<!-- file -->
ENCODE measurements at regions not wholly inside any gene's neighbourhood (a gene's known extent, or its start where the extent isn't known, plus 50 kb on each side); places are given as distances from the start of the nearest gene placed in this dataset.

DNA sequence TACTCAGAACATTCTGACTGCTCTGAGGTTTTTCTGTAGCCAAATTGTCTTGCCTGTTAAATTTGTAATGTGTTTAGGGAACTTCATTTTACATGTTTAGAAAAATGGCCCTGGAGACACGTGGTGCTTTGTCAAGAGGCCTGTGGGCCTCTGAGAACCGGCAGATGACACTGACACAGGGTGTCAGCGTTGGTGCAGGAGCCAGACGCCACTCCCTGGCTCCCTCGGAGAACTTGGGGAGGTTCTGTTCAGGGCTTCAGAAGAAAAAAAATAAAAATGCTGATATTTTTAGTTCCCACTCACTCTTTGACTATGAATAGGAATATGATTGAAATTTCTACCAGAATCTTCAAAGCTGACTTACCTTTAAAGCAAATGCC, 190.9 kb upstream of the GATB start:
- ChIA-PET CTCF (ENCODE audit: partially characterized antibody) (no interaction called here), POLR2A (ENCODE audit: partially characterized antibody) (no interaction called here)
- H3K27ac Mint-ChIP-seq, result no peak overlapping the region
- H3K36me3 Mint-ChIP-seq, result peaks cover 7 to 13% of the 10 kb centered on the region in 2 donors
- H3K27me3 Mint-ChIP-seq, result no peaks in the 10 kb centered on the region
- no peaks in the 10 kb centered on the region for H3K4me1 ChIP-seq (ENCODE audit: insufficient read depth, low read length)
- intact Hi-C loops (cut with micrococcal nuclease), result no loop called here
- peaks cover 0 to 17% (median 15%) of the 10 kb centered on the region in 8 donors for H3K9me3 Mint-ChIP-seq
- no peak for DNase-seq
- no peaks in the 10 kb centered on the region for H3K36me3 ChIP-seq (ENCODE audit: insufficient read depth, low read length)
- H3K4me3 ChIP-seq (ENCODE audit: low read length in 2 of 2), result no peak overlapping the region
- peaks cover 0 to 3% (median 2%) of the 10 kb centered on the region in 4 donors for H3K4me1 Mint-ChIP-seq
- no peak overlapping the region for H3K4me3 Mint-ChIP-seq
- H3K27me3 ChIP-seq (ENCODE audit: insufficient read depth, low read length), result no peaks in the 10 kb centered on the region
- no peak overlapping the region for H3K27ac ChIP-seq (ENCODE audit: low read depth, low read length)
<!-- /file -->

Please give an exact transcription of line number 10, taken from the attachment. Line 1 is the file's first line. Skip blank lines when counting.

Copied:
- no peak for DNase-seq